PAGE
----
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Reevaluating the Mutation Classification in Genetic Studies of Bradycardia Using ACMG/AMP Variant Classification Framework.

Next-generation sequencing (NGS) has become more accessible, leading to an increasing number of genetic studies of familial bradycardia being reported. However, most of the variants lack full evaluation. The relationship between genetic factors and bradycardia should be summarized and reevaluated.

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Modulation of the cardiac sodium channel Na1.5 peak and late currents by NAD precursors.

The cardiac sodium channel Na1.5, encoded by SCN5A, produces the rapidly inactivating depolarizing current I that is responsible for the initiation and propagation of the cardiac action potential. Acquired and inherited dysfunction of Na1.5 results in either decreased peak I or increased residual late I (I), leading to tachy/bradyarrhythmias and sudden cardiac death. Previous studies have shown that increased cellular NAD and NAD/NADH ratio increase I through suppression of mitochondrial reactive oxygen species and PKC-mediated Na1.5 phosphorylation. In addition, NAD-dependent deacetylation of Na1.5 at K1479 by Sirtuin 1 increases Na1.5 membrane trafficking and I. The role of NAD precursors in modulating I remains unknown.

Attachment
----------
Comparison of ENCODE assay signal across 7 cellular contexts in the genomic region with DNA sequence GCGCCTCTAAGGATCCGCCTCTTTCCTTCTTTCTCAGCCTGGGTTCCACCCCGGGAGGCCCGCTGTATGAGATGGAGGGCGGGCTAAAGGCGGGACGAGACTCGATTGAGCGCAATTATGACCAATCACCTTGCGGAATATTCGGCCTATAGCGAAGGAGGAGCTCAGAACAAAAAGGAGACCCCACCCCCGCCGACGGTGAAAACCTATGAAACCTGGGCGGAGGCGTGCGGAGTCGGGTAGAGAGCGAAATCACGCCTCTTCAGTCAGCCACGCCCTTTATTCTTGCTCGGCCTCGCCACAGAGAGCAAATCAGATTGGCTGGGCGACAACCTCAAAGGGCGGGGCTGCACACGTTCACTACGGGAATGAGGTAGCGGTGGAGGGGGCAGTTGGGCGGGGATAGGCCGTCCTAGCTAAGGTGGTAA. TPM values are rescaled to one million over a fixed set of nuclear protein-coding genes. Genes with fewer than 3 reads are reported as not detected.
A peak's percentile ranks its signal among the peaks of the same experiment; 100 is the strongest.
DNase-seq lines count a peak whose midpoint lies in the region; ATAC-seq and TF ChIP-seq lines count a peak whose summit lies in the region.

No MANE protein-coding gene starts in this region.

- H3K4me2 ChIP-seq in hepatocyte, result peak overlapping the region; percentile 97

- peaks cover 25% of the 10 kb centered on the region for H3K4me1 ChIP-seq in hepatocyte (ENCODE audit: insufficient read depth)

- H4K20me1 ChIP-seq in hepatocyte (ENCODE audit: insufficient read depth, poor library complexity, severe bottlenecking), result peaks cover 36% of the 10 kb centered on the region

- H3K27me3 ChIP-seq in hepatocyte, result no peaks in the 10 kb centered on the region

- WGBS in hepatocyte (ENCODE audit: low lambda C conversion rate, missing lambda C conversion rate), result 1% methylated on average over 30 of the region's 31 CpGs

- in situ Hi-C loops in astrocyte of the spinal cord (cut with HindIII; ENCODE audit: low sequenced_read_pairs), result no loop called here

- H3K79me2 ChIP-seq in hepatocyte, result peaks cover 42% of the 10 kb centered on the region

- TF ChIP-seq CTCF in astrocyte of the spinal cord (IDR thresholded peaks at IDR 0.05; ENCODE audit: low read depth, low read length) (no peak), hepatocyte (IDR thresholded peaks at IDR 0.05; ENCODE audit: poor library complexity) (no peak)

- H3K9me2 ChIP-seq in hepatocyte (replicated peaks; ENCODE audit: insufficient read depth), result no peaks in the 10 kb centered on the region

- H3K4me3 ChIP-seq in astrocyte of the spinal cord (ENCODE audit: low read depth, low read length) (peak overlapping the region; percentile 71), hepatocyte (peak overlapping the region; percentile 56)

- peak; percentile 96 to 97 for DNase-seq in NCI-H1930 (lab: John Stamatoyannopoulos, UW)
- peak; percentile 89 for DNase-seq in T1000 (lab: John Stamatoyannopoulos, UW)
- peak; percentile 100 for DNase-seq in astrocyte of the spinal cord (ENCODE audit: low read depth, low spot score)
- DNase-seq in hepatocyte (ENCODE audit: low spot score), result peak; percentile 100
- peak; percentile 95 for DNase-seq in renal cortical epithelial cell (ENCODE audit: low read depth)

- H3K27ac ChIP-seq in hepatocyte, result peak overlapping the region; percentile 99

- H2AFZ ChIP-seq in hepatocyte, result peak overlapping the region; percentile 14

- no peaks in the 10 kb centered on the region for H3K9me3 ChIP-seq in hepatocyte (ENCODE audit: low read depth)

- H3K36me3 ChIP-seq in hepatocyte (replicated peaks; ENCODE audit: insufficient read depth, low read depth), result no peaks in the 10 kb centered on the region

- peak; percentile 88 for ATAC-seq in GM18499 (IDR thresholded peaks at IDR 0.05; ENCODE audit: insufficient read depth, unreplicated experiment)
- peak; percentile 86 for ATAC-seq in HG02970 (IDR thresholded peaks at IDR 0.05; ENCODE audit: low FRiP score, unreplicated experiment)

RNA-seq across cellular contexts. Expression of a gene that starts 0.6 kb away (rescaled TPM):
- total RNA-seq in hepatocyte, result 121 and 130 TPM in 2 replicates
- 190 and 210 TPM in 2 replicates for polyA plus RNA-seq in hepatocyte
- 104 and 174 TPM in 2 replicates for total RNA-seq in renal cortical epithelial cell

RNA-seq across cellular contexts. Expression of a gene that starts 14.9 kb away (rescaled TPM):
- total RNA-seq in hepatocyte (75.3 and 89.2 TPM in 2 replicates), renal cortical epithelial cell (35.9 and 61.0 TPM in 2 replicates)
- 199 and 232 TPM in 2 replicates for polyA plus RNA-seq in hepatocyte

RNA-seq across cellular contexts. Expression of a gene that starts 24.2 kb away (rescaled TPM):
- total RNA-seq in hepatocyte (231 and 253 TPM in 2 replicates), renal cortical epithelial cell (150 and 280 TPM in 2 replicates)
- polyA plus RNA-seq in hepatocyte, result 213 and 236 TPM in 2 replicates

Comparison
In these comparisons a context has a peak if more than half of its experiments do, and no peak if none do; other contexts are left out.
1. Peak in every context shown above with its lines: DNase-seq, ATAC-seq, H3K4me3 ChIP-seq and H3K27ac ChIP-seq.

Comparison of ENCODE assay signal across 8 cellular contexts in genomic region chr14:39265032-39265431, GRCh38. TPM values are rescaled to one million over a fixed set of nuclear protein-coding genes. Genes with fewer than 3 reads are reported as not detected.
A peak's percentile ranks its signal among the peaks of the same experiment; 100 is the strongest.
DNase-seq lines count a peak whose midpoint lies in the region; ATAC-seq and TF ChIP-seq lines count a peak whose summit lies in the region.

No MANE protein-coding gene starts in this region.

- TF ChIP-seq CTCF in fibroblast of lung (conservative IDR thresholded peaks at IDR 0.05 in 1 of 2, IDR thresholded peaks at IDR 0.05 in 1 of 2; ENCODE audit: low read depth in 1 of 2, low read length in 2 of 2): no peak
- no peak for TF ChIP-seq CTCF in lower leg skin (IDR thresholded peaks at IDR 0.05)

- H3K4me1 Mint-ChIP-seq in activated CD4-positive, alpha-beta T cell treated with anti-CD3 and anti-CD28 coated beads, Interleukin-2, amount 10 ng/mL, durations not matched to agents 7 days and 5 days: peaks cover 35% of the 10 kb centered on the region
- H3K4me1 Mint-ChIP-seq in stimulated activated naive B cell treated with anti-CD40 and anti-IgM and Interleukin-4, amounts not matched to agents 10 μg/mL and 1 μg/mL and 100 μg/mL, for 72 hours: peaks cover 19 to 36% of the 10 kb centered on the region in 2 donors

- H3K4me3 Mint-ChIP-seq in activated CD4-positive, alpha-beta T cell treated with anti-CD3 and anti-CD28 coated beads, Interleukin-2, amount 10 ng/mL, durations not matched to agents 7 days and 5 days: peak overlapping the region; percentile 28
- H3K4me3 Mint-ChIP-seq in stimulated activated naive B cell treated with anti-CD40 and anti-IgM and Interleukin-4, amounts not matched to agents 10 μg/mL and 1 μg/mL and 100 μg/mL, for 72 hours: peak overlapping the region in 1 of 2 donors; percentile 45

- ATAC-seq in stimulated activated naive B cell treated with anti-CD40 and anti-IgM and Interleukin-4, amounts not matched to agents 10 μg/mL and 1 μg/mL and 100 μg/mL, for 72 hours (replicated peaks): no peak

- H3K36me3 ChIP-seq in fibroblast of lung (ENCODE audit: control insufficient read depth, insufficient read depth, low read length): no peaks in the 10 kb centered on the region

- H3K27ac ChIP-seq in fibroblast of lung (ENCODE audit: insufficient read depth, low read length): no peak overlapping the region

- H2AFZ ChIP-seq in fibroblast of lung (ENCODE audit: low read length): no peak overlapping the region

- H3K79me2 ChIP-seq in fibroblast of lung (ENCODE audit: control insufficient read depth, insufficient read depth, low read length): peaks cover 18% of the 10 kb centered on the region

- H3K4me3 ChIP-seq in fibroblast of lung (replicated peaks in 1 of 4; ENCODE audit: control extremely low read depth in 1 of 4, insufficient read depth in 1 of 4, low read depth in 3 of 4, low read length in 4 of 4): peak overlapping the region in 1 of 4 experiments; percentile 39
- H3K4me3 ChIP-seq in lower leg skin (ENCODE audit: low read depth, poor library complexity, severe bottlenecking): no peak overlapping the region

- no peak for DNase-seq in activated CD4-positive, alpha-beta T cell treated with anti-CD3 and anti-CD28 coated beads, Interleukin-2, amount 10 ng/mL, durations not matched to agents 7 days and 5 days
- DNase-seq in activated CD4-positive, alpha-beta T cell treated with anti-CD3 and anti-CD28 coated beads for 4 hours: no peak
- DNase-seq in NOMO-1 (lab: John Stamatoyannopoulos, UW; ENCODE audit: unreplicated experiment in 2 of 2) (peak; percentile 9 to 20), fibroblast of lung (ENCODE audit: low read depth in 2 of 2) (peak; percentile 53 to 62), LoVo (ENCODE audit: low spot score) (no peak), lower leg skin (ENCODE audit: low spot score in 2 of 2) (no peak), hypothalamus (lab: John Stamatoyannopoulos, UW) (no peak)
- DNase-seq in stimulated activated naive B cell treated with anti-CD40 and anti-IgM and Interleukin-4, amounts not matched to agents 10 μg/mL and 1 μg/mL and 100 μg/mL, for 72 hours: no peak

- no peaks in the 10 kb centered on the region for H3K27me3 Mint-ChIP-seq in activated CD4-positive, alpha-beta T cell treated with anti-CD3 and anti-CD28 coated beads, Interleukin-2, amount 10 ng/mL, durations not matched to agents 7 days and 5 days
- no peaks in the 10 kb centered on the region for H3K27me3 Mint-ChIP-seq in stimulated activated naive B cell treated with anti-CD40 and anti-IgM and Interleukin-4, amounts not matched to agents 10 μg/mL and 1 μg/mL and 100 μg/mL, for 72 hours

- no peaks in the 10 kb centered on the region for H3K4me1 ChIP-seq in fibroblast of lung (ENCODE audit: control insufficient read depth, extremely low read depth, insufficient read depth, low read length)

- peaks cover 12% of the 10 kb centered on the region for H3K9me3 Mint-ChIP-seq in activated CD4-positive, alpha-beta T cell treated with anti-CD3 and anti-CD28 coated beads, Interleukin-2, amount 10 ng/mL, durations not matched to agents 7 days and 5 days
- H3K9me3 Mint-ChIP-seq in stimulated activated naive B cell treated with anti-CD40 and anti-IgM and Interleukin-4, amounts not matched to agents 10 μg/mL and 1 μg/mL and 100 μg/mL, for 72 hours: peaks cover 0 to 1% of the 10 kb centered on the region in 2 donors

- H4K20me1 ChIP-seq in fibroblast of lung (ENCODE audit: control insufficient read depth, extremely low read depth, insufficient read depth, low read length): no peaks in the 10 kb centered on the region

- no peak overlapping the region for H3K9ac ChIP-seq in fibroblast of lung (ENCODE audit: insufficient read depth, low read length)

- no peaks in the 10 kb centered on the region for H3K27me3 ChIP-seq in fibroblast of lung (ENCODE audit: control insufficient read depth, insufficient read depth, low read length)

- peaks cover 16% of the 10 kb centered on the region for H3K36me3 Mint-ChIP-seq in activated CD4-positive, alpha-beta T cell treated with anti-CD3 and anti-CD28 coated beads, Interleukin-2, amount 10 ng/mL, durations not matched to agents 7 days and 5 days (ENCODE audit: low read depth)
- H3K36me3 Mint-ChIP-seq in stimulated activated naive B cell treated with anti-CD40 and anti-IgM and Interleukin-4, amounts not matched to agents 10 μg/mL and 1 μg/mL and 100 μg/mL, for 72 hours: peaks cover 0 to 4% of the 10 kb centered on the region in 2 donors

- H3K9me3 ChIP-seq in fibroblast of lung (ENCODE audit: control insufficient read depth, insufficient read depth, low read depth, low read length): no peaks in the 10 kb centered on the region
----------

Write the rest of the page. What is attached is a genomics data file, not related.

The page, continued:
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Loss of insulin signaling may contribute to atrial fibrillation and atrial electrical remodeling in type 1 diabetes.